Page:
Variation at the Glucocorticoid Receptor Gene Locus: Physiological and Pathophysiological Consequences

Blackhurst, Guthrie (2000) Variation at the Glucocorticoid Receptor Gene Locus: Physiological and Pathophysiological Consequences. PhD thesis, University of Glasgow.

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Abstract

Glucocorticoids are important hormones in the regulation of carbohydrate, lipid and protein metabolism, and cardiovascular and central nervous function. The result of the syndrome of glucocorticoid excess is hyperglycaemia, insulin resistance, hyperlipidaemia, central obesity, hypertension, and the accelerated development of atheroma. In rare genetic conditions resulting in glucocorticoid resistance, excess ACTH drive to the adrenal results in excess mineralocorticoid and androgen production and increased cardiovascular morbidity. Recently, an RFLP of the glucocorticoid receptor situated within the promoter or intronic non-coding parts of the gene was found in excess in patients with obesity, insulin resistance, hypertension and hyperlipidaemia. It remains unknown however, whether these findings are due to altered glucocorticoid secretion, altered peripheral glucocorticoid sensitivity, or to linkage disequilibrium with a nearby gene. The purpose of this project was to examine glucocorticoid receptor gene structure and receptor function in a large cohort of normal subjects with carefully characterised cardiovascular and metabolic variables to assess any association between glucocorticoid receptor function and cardiovascular and metabolic risk factors. The glucocorticoid receptor gene was screened for common polymorphisms in a panel of 80 normal subjects by the techniques of PCR-SSCP with subsequent sequencing of amplicons suspected of containing mutations. This strategy revealed a complex mutation with 15 nucleotide substitutions in exon 5 in 4 subjects. The mutation resulted in a threonine to alanine substitution in the coded protein. Receptor binding assays were conducted on 2 large cohorts of subjects from the Scottish Twin Study and the Midspan Study. Both studies demonstrated a previously unreported seasonal component to glucocorticoid binding with lower Kd for dexamethasone binding in summer months than winter. These studies were extended to serial observations of receptor binding in 9 normal male subjects that confirmed the same seasonal effect on receptor Kd. Furthermore, there was a significant interaction with daylight and environmental temperature in all populations. Further in vitro work showed co-incubation of lymphocytes with physiological levels of melatonin resulted in a higher Kd value for dexamethasone binding, which would be consistent with the climatic observations noted. We conclude that the glucocorticoid receptor gene carries very few mutations in normal subjects, and the effect of an uncommon mutation in exon 5 will require further work to assess its contribution to cardiovascular risk. Glucocorticoid receptor binding is, however, modulated by melatonin presumably through the effect of daylight and this observation may have implications for the wide range of physiological processes controlled by this endocrine system.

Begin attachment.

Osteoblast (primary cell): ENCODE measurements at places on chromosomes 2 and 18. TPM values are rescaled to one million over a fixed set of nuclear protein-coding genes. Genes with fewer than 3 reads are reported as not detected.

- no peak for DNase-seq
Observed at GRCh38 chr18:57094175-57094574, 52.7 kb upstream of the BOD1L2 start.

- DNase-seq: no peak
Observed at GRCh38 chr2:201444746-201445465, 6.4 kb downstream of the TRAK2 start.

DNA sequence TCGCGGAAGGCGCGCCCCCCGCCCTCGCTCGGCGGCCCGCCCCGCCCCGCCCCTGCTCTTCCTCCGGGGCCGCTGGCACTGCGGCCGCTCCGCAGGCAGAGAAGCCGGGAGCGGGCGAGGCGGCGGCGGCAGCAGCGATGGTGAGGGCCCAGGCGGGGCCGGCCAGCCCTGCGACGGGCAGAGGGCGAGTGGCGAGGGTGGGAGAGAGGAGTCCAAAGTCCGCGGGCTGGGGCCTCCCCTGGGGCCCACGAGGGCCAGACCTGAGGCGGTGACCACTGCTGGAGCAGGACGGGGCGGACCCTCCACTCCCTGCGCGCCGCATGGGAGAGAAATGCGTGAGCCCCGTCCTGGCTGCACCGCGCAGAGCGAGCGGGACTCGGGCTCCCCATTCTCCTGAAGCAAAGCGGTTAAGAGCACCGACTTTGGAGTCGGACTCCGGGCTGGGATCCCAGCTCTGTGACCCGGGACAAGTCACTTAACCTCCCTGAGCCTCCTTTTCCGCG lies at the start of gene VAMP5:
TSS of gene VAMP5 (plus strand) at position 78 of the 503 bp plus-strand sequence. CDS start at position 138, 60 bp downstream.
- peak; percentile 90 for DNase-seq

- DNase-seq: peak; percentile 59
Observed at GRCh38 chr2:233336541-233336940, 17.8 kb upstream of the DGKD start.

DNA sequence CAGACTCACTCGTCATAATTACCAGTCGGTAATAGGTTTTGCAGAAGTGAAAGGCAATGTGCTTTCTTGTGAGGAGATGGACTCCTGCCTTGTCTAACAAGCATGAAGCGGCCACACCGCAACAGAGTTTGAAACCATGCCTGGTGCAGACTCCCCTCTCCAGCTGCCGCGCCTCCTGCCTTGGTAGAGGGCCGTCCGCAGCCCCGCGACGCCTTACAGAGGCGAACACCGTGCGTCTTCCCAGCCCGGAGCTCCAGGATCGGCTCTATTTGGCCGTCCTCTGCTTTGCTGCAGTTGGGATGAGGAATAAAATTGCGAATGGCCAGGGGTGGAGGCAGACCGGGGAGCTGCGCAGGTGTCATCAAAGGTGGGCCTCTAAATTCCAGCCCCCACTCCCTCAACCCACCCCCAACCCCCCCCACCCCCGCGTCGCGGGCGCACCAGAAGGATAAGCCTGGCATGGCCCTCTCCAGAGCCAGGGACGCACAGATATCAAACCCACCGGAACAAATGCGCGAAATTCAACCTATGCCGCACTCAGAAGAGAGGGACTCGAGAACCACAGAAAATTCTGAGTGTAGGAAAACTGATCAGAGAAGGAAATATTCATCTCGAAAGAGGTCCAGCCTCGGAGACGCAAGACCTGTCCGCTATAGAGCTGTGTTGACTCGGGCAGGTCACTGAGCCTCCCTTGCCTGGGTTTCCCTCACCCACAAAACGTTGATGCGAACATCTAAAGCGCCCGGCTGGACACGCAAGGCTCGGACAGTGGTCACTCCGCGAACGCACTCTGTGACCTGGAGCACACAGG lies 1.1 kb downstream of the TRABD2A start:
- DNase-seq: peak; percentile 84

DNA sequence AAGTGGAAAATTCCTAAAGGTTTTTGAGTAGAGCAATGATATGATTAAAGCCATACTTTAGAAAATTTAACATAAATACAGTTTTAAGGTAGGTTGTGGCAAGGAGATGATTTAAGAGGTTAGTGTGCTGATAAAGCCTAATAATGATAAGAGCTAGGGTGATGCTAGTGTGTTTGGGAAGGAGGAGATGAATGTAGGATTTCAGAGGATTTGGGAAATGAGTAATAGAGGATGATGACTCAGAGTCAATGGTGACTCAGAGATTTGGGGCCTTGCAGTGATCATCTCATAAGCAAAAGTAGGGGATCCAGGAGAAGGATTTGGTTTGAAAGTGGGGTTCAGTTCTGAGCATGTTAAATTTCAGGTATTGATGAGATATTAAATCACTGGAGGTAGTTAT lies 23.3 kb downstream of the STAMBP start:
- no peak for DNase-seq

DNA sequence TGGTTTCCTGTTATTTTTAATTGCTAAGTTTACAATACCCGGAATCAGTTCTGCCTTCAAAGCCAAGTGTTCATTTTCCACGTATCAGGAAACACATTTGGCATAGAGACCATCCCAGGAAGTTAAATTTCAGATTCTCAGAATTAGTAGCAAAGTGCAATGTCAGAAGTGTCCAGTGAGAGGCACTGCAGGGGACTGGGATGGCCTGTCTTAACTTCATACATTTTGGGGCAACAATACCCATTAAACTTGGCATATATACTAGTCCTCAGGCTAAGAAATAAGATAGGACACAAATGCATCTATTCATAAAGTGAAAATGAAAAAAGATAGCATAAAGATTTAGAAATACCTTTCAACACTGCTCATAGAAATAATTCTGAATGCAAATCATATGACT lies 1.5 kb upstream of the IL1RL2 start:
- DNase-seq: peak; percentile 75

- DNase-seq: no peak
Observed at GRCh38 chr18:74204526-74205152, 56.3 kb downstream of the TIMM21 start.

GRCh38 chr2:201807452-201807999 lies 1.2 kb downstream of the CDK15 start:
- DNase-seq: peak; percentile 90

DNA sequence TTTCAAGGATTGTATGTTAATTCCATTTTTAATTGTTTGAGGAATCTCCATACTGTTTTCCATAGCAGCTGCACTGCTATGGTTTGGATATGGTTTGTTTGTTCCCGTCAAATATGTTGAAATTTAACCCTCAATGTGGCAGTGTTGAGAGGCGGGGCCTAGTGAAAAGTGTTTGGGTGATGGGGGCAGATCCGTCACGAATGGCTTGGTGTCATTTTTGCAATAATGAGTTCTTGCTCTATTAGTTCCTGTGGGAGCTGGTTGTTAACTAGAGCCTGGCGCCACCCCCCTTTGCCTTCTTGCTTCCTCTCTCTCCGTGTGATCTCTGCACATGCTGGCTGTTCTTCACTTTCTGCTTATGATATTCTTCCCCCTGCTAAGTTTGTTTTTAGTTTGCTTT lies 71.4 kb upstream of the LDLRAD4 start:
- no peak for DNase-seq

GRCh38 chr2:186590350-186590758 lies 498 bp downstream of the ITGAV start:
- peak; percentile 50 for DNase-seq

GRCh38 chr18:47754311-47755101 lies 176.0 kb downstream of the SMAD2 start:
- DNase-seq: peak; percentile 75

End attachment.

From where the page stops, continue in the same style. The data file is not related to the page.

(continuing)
Item Type: Thesis (PhD)
Qualification Level: Doctoral
Additional Information: Adviser: John Connell
Keywords: Genetics
Date of Award: 2000
Depositing User: Enlighten Team
Unique ID: glathesis:2000-76148
Copyright: Copyright of this thesis is held by the author.
Date Deposited: 19 Nov 2019 16:34
Last Modified: 19 Nov 2019 16:34
URI: http://theses.gla.ac.uk/id/eprint/76148

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